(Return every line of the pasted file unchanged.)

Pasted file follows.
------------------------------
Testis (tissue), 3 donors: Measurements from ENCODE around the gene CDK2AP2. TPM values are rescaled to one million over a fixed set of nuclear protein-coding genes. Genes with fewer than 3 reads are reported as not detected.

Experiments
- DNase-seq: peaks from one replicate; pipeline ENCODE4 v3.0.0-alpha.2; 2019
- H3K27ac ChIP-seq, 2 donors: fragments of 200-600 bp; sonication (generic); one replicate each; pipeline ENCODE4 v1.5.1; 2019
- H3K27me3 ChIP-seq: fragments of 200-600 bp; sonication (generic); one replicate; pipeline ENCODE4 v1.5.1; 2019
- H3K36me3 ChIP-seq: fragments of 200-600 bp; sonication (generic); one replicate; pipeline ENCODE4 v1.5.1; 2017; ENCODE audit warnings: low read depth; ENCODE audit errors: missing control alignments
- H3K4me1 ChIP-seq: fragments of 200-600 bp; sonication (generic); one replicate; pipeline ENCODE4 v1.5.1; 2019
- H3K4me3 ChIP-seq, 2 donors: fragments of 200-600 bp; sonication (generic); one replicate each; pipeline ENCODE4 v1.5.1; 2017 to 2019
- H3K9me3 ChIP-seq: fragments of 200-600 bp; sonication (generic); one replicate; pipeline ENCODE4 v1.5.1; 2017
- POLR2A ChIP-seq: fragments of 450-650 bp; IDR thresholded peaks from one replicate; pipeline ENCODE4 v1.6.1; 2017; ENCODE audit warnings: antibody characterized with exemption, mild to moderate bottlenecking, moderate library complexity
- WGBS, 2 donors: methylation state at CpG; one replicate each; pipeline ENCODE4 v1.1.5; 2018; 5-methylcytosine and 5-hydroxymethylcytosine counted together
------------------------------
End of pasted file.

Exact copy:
Testis (tissue), 3 donors: Measurements from ENCODE around the gene CDK2AP2. TPM values are rescaled to one million over a fixed set of nuclear protein-coding genes. Genes with fewer than 3 reads are reported as not detected.

Experiments
- DNase-seq: peaks from one replicate; pipeline ENCODE4 v3.0.0-alpha.2; 2019
- H3K27ac ChIP-seq, 2 donors: fragments of 200-600 bp; sonication (generic); one replicate each; pipeline ENCODE4 v1.5.1; 2019
- H3K27me3 ChIP-seq: fragments of 200-600 bp; sonication (generic); one replicate; pipeline ENCODE4 v1.5.1; 2019
- H3K36me3 ChIP-seq: fragments of 200-600 bp; sonication (generic); one replicate; pipeline ENCODE4 v1.5.1; 2017; ENCODE audit warnings: low read depth; ENCODE audit errors: missing control alignments
- H3K4me1 ChIP-seq: fragments of 200-600 bp; sonication (generic); one replicate; pipeline ENCODE4 v1.5.1; 2019
- H3K4me3 ChIP-seq, 2 donors: fragments of 200-600 bp; sonication (generic); one replicate each; pipeline ENCODE4 v1.5.1; 2017 to 2019
- H3K9me3 ChIP-seq: fragments of 200-600 bp; sonication (generic); one replicate; pipeline ENCODE4 v1.5.1; 2017
- POLR2A ChIP-seq: fragments of 450-650 bp; IDR thresholded peaks from one replicate; pipeline ENCODE4 v1.6.1; 2017; ENCODE audit warnings: antibody characterized with exemption, mild to moderate bottlenecking, moderate library complexity
- WGBS, 2 donors: methylation state at CpG; one replicate each; pipeline ENCODE4 v1.1.5; 2018; 5-methylcytosine and 5-hydroxymethylcytosine counted together